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Remarks by Howard H. Baker, Jr.
Ambassador to Japan


The University of Tennessee, Knoxville
March 9, 2005

I am enormously pleased to be able to participate in and kick off this retrospective on the Clean Air Act. At least for me and for Bill Ruckelshaus, had he been able to attend, and Leon Billings, it is a retrospective. For many of you here it may be an ongoing responsibility for which we can provide a perspective.

Retrospectives are interesting for people of my generation. There are many ways to sum up our careers. Many Members of Congress do that with the myriad pictures and awards they display on the walls of their offices. Others summarize their career by pointing to their elective and appointive achievements. Needless to say, mine has been bountiful thanks to my parents, the people of Tennessee, President Ronald Reagan and President George W. Bush.

But at the end of the day, those personal achievements and rewards will be of most importance to my descendants and, hopefully, to my biographers. They will be measures of my success, but they won't reflect the achievement of which I am most proud. But so long as the Clean Air Act, its principles and its goals survive, I will have a lasting legacy.

I have always been struck by the fact that Thomas Jefferson insisted that his tombstone reflect only that he had founded the University of Virginia -- not that he was Ambassador to France -- or Secretary of State -- or Vice President or even President of the United States -- not that he had drafted the Declaration of Independence, but that he had founded an institution of higher learning.

I cannot compare my own career to Jefferson's, nor would I be so bold to say that I alone wrote the Clean Air Act. But I am willing to say and let my legacy rest on the fact that I was one of two or three American citizens who happened to be United States Senators who came together at a particular moment in history and developed the concept which in many respects can be said to have changed the world in which we live.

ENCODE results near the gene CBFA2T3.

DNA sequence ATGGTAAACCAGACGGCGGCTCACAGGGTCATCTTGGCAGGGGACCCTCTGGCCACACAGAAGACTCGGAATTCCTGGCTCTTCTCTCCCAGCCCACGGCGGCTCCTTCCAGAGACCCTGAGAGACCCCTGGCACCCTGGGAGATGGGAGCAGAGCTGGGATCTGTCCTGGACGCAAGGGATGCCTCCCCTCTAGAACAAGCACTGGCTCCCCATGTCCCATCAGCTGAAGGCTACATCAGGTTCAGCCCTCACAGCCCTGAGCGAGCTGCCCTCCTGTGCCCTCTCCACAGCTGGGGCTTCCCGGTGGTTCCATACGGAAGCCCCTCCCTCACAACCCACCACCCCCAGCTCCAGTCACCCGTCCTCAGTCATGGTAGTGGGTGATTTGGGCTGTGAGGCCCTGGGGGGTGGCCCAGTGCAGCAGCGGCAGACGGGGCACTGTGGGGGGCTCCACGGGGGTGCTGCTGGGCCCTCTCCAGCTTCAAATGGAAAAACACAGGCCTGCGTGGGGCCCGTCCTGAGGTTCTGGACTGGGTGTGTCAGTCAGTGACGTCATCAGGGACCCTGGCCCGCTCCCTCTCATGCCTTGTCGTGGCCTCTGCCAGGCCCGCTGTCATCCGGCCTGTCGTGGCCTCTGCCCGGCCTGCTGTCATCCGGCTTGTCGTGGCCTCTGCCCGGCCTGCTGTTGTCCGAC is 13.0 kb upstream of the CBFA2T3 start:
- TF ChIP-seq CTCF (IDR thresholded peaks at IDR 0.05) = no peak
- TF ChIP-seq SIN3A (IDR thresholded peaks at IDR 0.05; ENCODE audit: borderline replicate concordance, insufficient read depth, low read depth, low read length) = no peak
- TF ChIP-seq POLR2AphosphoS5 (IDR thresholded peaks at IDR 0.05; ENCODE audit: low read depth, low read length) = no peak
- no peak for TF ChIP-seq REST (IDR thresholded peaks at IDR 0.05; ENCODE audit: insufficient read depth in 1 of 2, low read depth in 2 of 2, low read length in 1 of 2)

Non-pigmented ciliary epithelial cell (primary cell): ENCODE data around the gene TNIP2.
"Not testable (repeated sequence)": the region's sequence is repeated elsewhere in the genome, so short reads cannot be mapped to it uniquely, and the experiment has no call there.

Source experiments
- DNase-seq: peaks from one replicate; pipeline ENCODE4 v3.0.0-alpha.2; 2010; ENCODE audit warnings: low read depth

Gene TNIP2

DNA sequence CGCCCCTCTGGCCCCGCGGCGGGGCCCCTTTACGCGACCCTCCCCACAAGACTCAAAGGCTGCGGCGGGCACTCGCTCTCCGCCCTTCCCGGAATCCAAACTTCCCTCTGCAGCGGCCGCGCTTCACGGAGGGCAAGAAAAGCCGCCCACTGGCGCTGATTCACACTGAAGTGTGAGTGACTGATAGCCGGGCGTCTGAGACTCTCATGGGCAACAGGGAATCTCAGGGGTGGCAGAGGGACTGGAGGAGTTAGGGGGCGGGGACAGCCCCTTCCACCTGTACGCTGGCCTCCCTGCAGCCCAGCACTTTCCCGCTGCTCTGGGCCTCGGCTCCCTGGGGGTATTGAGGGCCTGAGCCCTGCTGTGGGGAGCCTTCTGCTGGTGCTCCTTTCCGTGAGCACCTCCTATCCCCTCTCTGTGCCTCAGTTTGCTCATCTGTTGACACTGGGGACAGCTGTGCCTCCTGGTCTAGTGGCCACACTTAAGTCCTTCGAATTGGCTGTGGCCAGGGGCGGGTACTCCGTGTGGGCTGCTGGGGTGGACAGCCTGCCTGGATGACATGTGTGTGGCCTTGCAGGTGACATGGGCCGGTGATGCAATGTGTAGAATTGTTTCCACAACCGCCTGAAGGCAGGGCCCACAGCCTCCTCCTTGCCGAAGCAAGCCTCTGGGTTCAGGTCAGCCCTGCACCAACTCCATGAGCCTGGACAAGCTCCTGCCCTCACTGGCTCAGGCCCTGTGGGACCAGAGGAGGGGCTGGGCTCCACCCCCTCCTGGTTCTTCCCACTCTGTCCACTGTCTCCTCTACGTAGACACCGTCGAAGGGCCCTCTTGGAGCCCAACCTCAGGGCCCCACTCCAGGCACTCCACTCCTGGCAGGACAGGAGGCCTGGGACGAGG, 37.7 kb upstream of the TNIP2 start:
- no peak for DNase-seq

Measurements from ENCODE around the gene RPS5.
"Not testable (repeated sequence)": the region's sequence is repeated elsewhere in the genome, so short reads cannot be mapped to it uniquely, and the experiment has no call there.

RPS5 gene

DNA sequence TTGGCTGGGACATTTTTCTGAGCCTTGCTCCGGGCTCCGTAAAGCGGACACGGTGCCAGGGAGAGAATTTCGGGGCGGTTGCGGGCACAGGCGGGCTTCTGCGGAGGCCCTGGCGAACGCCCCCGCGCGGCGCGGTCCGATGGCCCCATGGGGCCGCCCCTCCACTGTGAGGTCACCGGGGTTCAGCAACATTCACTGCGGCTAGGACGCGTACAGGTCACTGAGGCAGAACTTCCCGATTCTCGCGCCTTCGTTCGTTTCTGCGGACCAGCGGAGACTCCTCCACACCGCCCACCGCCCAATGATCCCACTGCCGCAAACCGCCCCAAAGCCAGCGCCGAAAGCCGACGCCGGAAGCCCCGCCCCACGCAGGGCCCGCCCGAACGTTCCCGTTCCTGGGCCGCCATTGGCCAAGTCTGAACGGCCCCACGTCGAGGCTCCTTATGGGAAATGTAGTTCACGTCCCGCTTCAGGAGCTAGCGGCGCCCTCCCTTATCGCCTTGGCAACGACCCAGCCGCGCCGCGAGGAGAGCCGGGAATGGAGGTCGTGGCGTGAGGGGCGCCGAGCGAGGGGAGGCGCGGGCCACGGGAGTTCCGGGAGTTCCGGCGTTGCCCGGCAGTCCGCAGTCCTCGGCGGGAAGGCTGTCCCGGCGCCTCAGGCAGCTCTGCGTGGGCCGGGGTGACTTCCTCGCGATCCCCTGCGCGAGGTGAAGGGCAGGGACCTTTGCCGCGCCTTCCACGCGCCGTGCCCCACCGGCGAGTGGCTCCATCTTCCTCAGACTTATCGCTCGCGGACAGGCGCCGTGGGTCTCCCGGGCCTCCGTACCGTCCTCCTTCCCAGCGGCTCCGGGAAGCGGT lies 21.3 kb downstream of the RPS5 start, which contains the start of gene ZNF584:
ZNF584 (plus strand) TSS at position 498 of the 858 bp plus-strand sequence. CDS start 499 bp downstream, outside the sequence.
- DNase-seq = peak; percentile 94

In 1969 Senator Ed Muskie and I came together with a shared vision. We each provided critical elements to that vision and we succeeded in producing a law which more than well demonstrated that the whole is greater than the sum of its parts.

Walk with me, if you would, through some of the critical provisions of that law -- provisions still working today, most of which were unique and unprecedented in 1970.

Before we start down this path, let me remind each of you that the Clean Air Act of 1970 passed the United States Senate unanimously. Ultimately, the conference report on the Clean Air Act passed the United States Senate unanimously -- unanimous, but yet unique and unprecedented.

First and foremost, we declared a direct and overarching federal interest in protecting the health of all Americans from air pollution.

Second, we incorporated in law the concept of technology forcing.

Third, we established deadlines for government action.

Fourth, we made many of those government actions mandatory rather than permissive.

Fifth, we empowered the public, individual American citizens, with the authority to use the federal courts to achieve the objectives we set forth should the bureaucracy or the politicians fail to do so.

To my knowledge, none of these concepts had ever been legislated before. And all were contained in a 38-page -- I want to underscore 38-page -- public law called the Clean Air Act of 1970.

It is important to me that each of you understand not only the political and legislative dynamics of the Clean Air Act but the personal dynamics which made it possible and which endured long after its enactment and my departure from the United States Senate.